European finance ministers encountered a range of hurdles to financing Greece through the next few weeks during negotiations over another full-scale bailout.
All the available options are either financially inadequate, politically unpalatable, legally suspect or beyond European leaders’ control, finance ministers said.
With Greece due to pay the European Central Bank 3.5 billion euros ($3.9 billion) on Monday, ministers are looking at whether they could recycle interest payments already made by Greece to eurozone central banks, tap a fund managed by all 28 European Union governments, give Greece more time to pay, or organize bilateral loans from individual EU governments.
“We are looking at all the instruments and funds that we could use and all of them seem to have disadvantages or impossibilities or legal objections,” Dutch Finance Minister Jeroen Dijsselbloem, chairman of the group of euro ministers, told reporters on Tuesday in Brussels.
Beyond the July 20 ECB deadline, Greece has to make 600 million euros of interest payments in August and also owes $1.7 billion in arrears to the International Monetary Fund.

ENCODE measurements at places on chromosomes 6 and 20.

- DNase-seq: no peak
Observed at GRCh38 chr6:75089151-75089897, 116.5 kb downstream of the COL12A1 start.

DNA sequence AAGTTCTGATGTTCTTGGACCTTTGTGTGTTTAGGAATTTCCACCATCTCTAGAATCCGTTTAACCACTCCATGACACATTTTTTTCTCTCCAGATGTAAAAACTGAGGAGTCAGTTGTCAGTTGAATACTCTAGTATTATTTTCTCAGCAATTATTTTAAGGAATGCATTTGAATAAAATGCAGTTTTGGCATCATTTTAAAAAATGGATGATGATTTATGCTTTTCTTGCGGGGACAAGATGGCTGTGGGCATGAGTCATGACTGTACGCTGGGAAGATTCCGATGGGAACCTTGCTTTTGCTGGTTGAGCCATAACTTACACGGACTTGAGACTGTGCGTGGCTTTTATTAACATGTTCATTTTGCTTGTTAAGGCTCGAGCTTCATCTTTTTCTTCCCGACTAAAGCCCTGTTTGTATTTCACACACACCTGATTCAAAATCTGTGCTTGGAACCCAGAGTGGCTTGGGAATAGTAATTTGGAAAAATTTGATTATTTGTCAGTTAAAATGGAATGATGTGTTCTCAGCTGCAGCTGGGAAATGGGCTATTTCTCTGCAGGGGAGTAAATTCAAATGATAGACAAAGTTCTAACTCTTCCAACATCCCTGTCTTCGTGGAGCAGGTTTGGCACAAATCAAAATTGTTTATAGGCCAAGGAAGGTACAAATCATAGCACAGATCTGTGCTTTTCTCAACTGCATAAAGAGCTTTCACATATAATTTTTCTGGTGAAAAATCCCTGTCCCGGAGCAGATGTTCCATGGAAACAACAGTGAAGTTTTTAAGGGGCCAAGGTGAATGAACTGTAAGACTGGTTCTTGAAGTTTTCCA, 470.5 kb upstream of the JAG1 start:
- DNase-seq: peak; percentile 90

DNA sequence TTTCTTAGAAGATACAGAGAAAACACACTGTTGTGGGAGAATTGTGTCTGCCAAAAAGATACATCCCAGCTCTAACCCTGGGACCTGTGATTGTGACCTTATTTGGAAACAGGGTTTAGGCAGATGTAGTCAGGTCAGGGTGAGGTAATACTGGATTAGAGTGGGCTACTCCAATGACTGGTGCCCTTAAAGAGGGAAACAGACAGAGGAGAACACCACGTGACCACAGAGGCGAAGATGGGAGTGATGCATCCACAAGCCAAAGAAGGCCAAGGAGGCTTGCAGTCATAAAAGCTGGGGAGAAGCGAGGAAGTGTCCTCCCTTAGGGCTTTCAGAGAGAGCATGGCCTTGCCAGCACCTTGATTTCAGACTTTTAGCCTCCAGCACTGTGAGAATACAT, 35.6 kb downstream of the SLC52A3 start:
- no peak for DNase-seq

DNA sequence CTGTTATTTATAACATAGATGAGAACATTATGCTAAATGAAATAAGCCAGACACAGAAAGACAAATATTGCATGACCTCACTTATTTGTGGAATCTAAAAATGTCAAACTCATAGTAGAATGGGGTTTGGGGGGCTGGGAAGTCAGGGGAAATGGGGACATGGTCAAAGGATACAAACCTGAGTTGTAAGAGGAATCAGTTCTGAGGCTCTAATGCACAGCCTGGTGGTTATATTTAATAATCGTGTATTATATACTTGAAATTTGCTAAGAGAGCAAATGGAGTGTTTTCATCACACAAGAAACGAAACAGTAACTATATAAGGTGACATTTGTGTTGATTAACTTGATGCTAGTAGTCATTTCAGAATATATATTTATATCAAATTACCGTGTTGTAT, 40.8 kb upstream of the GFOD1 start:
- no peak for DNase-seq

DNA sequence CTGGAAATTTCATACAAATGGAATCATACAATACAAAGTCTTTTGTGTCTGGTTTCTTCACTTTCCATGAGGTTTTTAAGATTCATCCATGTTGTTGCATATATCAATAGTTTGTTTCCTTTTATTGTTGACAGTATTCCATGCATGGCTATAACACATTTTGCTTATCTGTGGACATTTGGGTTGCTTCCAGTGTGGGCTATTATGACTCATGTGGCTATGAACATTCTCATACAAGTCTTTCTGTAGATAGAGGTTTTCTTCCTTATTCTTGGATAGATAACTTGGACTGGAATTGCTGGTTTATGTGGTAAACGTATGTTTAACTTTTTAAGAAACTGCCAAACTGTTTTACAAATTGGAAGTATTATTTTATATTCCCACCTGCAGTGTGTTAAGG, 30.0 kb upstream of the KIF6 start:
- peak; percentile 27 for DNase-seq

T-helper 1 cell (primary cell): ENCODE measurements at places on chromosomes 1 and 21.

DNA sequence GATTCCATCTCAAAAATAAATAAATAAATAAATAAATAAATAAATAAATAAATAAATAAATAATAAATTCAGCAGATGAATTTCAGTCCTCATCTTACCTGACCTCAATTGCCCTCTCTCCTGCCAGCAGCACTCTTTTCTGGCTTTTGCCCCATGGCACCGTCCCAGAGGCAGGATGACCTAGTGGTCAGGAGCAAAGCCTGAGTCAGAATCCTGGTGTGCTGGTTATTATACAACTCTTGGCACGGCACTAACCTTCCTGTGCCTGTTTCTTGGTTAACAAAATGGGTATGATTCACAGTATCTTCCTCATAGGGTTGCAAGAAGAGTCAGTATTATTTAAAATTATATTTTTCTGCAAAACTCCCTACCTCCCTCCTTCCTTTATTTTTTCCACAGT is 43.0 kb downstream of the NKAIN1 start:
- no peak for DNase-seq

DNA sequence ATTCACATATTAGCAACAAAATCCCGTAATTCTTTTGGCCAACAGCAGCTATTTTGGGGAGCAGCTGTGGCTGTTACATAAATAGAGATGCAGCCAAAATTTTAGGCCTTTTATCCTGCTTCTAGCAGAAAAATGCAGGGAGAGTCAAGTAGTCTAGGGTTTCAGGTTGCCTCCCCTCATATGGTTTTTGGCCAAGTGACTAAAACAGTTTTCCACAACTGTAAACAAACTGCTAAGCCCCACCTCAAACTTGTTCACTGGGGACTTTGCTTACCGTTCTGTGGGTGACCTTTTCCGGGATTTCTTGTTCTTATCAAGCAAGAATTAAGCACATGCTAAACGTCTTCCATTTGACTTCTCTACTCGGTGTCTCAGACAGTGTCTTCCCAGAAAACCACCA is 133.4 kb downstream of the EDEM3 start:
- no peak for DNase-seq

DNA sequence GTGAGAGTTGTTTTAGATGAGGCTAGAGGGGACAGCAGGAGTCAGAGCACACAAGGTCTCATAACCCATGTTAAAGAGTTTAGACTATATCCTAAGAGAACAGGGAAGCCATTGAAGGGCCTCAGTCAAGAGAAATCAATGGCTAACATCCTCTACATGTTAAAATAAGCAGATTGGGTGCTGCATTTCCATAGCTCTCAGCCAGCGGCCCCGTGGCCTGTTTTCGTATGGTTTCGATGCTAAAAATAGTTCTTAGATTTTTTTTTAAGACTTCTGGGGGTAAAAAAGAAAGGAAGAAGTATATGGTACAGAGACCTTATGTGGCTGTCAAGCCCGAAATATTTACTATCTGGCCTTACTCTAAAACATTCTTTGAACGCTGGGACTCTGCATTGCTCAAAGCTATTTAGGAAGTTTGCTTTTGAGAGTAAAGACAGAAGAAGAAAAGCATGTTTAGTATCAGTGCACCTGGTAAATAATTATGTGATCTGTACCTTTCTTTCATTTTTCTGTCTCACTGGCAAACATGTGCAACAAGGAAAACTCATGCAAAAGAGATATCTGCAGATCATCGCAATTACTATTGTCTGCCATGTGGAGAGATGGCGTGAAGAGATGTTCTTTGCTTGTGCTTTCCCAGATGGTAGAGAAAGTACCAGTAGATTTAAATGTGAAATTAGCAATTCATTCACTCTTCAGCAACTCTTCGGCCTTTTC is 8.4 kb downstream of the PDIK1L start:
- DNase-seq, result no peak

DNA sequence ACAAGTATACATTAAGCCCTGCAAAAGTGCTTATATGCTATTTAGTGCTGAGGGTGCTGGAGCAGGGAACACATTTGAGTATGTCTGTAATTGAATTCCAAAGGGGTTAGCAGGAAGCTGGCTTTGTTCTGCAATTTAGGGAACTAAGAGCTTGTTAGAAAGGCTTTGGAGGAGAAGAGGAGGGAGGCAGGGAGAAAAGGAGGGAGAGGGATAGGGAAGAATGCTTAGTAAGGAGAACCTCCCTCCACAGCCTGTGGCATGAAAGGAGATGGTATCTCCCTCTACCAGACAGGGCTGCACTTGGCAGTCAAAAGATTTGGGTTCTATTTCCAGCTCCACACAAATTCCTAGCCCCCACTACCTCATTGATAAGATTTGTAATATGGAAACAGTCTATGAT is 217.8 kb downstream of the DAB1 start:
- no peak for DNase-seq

European leaders promised on this week to build the financing bridge for the time it takes to negotiate a third full aid package for Greece, worth up to 86 billion euros.
“Never underestimate the capacity of European lawyers and economists to come up with a solution,” Finnish Finance Minister Alexander Stubb said. “It would be impossible to back down at this stage.” He said as many as six options are on the table.
No single option will be enough, Austrian Finance Minister Hans Joerg Schelling said. He told reporters in Vienna on Tuesday that “a mix of different alternatives” will be found.
Euro-area ministers will discuss Greece’s short-term financing on a conference call later Tuesday or Wednesday.